Images of a wrecked engine from a Royal New Zealand Airforce Harvard brought memories flooding back to pilot Aubrey Bills, 60 years after he survived the crash that killed his mate.
The 91-year-old Cambridge resident has spent years coming to terms with the crash that killed fellow squadron member George Christopher Nevill Johnson on January 17, 1953 in Mt Aspiring National Park.
They were carrying out a search for two missing trampers when tragedy struck.
"The last thing I saw before we hit the side of the mountain was a great big stag with huge antlers on top of the ridge, then we hit and I was knocked out.
"When I came to we were hanging upside down in our straps and I could hear trickling, and I thought it was petrol and we were done for."
Mr Bills was surprised on Saturday to learn a gold prospector, Ben Lund, had stumbled across the engine and propeller from the plane at the top of a small waterfall in Rough Creek, an hour's walk from the Mt Aspiring hut.
Mr Bills yesterday recounted the fateful trip.
A flight lieutenant for the No 4 Territorial Air Force Squadron, Mr Bills was the only pilot trusted by climber, friend and squadron leader Mr Johnson. "He refused to go unless I flew," Mr Bills said.
"Chris was an experienced climber so was asked to help find them.
"On the night before we went, during the briefing, Chris put his finger on the exact spot where the trampers were eventually found."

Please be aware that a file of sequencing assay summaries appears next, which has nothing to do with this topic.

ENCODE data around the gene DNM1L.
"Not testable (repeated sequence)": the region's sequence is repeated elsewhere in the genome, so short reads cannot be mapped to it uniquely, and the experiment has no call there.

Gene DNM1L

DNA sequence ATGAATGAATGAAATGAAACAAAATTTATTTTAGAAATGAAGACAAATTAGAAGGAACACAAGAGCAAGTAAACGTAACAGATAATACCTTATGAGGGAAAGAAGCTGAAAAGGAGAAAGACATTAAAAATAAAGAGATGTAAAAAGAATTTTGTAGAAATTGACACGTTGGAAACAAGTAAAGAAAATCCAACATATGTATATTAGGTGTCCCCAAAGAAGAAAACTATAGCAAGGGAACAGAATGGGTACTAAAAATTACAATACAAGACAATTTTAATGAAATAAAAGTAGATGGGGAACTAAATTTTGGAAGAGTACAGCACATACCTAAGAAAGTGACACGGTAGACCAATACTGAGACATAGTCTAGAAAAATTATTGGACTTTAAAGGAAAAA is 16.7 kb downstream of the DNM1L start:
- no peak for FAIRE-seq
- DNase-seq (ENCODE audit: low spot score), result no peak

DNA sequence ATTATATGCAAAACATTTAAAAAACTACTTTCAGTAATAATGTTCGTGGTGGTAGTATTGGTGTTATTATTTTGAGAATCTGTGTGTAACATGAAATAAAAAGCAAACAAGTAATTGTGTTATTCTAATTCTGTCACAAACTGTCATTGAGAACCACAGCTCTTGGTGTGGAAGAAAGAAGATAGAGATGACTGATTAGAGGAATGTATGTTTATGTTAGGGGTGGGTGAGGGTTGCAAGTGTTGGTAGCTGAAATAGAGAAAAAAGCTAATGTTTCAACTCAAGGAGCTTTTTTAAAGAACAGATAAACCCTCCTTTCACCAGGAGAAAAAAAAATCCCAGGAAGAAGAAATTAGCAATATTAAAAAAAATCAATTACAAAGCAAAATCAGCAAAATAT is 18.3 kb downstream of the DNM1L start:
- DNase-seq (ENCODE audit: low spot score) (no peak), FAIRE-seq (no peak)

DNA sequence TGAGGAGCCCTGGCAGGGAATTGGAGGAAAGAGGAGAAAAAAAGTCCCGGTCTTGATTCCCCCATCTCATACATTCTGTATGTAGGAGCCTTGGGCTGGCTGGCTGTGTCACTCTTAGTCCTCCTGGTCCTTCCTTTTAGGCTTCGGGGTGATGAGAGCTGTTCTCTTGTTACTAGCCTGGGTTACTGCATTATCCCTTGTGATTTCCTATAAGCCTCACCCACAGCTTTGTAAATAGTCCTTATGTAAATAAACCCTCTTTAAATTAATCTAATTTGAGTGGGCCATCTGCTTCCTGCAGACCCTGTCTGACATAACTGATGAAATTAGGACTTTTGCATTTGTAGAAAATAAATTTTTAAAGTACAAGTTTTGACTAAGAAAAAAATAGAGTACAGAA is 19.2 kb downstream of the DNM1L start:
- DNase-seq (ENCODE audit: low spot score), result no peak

Mr Bills had eight years' flying experience, including World War II tours of the Pacific, and believed the Harvard had enough speed and height for the search mission.
But about 8am it hit a down-draft and he had to do a high-speed stall on to the western side of Mt Aspiring at about 1372m.
They couldn't avoid a crash. When Mr Bills came to, he pulled an unconscious Mr Johnson from the wreckage then wrapped him in a parachute and left him by the wreck while he went to get help.
With head and leg injuries, Mr Bills walked to a tramping hut where a police constable was stationed as part of the search party.
"I was out to it. I remember having to get across a cliff and eventually got to a creek, which I flopped into and lapped up because I was parched."
He and the police constable were met by other searchers who walked to the hut.
"They gave me some brandy which tasted pretty good and went to get Chris."
Mr Johnson was dead by the time searchers found him with the wreckage and Mr Bills struggled to accept what had happened.
"It was pretty upsetting. They gave me the Queen's Commendation for brave conduct, but I didn't accept it. In those days, and even today, I've got this thing 'was it my fault?'.
"I don't believe it was, but you have that doubt in the back of your mind and I couldn't talk about it for a long time, although it doesn't worry me like it used to."
Mr Bills lost his passion for flying and became a sales representative for Dulux for 30 years, moving from Dunedin to Christchurch and Hamilton before retiring at 62.